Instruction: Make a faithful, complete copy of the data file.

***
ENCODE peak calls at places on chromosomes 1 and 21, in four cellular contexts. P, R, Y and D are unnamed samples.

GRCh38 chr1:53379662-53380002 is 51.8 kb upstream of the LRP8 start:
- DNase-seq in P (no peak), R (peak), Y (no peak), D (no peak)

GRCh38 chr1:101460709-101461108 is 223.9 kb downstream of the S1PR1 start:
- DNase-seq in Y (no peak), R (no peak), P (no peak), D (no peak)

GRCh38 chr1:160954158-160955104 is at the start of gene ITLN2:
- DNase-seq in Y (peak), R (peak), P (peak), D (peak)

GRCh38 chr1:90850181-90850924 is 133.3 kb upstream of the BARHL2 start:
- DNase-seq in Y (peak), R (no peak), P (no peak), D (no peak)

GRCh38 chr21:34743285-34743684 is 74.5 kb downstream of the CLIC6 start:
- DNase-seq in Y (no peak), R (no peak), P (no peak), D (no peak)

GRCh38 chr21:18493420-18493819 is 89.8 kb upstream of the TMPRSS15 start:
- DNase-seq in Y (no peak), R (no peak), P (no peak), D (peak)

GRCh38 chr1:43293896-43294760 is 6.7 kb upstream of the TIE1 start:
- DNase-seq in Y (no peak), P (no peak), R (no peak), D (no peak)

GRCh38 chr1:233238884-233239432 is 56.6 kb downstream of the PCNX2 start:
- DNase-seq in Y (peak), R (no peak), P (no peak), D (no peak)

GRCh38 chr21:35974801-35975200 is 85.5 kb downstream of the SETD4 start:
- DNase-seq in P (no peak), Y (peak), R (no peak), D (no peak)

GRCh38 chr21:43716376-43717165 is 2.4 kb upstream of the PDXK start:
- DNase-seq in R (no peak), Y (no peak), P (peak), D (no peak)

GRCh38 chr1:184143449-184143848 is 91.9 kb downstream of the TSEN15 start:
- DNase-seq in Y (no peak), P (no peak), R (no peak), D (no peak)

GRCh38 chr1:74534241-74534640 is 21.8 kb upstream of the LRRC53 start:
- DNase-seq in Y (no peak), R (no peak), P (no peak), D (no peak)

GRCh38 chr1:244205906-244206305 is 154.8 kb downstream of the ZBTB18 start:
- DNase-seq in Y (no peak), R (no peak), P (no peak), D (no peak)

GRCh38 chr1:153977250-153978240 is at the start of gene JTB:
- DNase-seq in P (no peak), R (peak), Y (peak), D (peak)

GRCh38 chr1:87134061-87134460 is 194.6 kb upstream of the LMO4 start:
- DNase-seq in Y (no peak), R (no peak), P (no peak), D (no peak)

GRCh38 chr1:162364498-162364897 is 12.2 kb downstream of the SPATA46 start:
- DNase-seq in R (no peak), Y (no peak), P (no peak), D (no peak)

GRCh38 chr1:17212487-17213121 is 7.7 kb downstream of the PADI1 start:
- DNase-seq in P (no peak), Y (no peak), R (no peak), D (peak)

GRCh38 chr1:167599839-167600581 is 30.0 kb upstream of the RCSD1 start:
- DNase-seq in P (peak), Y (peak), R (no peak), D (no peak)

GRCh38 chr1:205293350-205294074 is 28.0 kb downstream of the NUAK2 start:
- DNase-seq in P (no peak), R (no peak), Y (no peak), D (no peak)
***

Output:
ENCODE peak calls at places on chromosomes 1 and 21, in four cellular contexts. P, R, Y and D are unnamed samples.

GRCh38 chr1:53379662-53380002 is 51.8 kb upstream of the LRP8 start:
- DNase-seq in P (no peak), R (peak), Y (no peak), D (no peak)

GRCh38 chr1:101460709-101461108 is 223.9 kb downstream of the S1PR1 start:
- DNase-seq in Y (no peak), R (no peak), P (no peak), D (no peak)

GRCh38 chr1:160954158-160955104 is at the start of gene ITLN2:
- DNase-seq in Y (peak), R (peak), P (peak), D (peak)

GRCh38 chr1:90850181-90850924 is 133.3 kb upstream of the BARHL2 start:
- DNase-seq in Y (peak), R (no peak), P (no peak), D (no peak)

GRCh38 chr21:34743285-34743684 is 74.5 kb downstream of the CLIC6 start:
- DNase-seq in Y (no peak), R (no peak), P (no peak), D (no peak)

GRCh38 chr21:18493420-18493819 is 89.8 kb upstream of the TMPRSS15 start:
- DNase-seq in Y (no peak), R (no peak), P (no peak), D (peak)

GRCh38 chr1:43293896-43294760 is 6.7 kb upstream of the TIE1 start:
- DNase-seq in Y (no peak), P (no peak), R (no peak), D (no peak)

GRCh38 chr1:233238884-233239432 is 56.6 kb downstream of the PCNX2 start:
- DNase-seq in Y (peak), R (no peak), P (no peak), D (no peak)

GRCh38 chr21:35974801-35975200 is 85.5 kb downstream of the SETD4 start:
- DNase-seq in P (no peak), Y (peak), R (no peak), D (no peak)

GRCh38 chr21:43716376-43717165 is 2.4 kb upstream of the PDXK start:
- DNase-seq in R (no peak), Y (no peak), P (peak), D (no peak)

GRCh38 chr1:184143449-184143848 is 91.9 kb downstream of the TSEN15 start:
- DNase-seq in Y (no peak), P (no peak), R (no peak), D (no peak)

GRCh38 chr1:74534241-74534640 is 21.8 kb upstream of the LRRC53 start:
- DNase-seq in Y (no peak), R (no peak), P (no peak), D (no peak)

GRCh38 chr1:244205906-244206305 is 154.8 kb downstream of the ZBTB18 start:
- DNase-seq in Y (no peak), R (no peak), P (no peak), D (no peak)

GRCh38 chr1:153977250-153978240 is at the start of gene JTB:
- DNase-seq in P (no peak), R (peak), Y (peak), D (peak)

GRCh38 chr1:87134061-87134460 is 194.6 kb upstream of the LMO4 start:
- DNase-seq in Y (no peak), R (no peak), P (no peak), D (no peak)

GRCh38 chr1:162364498-162364897 is 12.2 kb downstream of the SPATA46 start:
- DNase-seq in R (no peak), Y (no peak), P (no peak), D (no peak)

GRCh38 chr1:17212487-17213121 is 7.7 kb downstream of the PADI1 start:
- DNase-seq in P (no peak), Y (no peak), R (no peak), D (peak)

GRCh38 chr1:167599839-167600581 is 30.0 kb upstream of the RCSD1 start:
- DNase-seq in P (peak), Y (peak), R (no peak), D (no peak)

GRCh38 chr1:205293350-205294074 is 28.0 kb downstream of the NUAK2 start:
- DNase-seq in P (no peak), R (no peak), Y (no peak), D (no peak)